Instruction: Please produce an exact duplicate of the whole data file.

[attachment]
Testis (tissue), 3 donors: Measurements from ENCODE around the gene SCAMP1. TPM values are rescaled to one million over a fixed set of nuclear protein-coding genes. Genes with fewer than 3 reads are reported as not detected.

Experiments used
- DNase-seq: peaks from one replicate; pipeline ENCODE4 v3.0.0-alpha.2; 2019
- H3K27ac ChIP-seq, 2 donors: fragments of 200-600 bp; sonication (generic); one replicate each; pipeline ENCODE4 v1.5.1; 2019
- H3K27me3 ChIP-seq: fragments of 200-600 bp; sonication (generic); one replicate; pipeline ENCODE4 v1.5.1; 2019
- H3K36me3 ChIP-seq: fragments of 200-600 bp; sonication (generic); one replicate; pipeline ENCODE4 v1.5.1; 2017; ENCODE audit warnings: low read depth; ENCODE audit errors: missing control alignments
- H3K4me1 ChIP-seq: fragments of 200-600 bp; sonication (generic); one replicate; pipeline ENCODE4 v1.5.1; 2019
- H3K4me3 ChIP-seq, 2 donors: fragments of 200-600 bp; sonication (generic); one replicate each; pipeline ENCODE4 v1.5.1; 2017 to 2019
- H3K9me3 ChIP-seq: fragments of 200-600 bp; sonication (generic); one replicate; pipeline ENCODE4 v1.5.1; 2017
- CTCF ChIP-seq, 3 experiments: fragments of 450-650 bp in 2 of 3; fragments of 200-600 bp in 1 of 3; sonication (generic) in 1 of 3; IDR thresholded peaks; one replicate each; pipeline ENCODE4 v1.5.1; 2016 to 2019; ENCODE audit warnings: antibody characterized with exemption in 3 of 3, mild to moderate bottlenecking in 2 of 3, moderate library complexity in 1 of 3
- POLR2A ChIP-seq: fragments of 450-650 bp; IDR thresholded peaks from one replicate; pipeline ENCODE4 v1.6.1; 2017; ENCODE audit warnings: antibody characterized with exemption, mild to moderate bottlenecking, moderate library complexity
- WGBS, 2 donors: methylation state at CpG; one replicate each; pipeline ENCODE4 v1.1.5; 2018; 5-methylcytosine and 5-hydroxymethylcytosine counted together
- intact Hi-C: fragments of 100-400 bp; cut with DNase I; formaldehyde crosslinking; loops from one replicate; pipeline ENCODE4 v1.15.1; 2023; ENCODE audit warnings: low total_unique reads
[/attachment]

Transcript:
Testis (tissue), 3 donors: Measurements from ENCODE around the gene SCAMP1. TPM values are rescaled to one million over a fixed set of nuclear protein-coding genes. Genes with fewer than 3 reads are reported as not detected.

Experiments used
- DNase-seq: peaks from one replicate; pipeline ENCODE4 v3.0.0-alpha.2; 2019
- H3K27ac ChIP-seq, 2 donors: fragments of 200-600 bp; sonication (generic); one replicate each; pipeline ENCODE4 v1.5.1; 2019
- H3K27me3 ChIP-seq: fragments of 200-600 bp; sonication (generic); one replicate; pipeline ENCODE4 v1.5.1; 2019
- H3K36me3 ChIP-seq: fragments of 200-600 bp; sonication (generic); one replicate; pipeline ENCODE4 v1.5.1; 2017; ENCODE audit warnings: low read depth; ENCODE audit errors: missing control alignments
- H3K4me1 ChIP-seq: fragments of 200-600 bp; sonication (generic); one replicate; pipeline ENCODE4 v1.5.1; 2019
- H3K4me3 ChIP-seq, 2 donors: fragments of 200-600 bp; sonication (generic); one replicate each; pipeline ENCODE4 v1.5.1; 2017 to 2019
- H3K9me3 ChIP-seq: fragments of 200-600 bp; sonication (generic); one replicate; pipeline ENCODE4 v1.5.1; 2017
- CTCF ChIP-seq, 3 experiments: fragments of 450-650 bp in 2 of 3; fragments of 200-600 bp in 1 of 3; sonication (generic) in 1 of 3; IDR thresholded peaks; one replicate each; pipeline ENCODE4 v1.5.1; 2016 to 2019; ENCODE audit warnings: antibody characterized with exemption in 3 of 3, mild to moderate bottlenecking in 2 of 3, moderate library complexity in 1 of 3
- POLR2A ChIP-seq: fragments of 450-650 bp; IDR thresholded peaks from one replicate; pipeline ENCODE4 v1.6.1; 2017; ENCODE audit warnings: antibody characterized with exemption, mild to moderate bottlenecking, moderate library complexity
- WGBS, 2 donors: methylation state at CpG; one replicate each; pipeline ENCODE4 v1.1.5; 2018; 5-methylcytosine and 5-hydroxymethylcytosine counted together
- intact Hi-C: fragments of 100-400 bp; cut with DNase I; formaldehyde crosslinking; loops from one replicate; pipeline ENCODE4 v1.15.1; 2023; ENCODE audit warnings: low total_unique reads